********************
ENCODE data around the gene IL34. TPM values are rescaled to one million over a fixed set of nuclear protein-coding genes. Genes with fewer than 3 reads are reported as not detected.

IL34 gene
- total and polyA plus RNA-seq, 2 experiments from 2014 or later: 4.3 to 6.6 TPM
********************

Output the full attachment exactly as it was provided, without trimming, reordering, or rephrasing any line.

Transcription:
ENCODE data around the gene IL34. TPM values are rescaled to one million over a fixed set of nuclear protein-coding genes. Genes with fewer than 3 reads are reported as not detected.

IL34 gene
- total and polyA plus RNA-seq, 2 experiments from 2014 or later: 4.3 to 6.6 TPM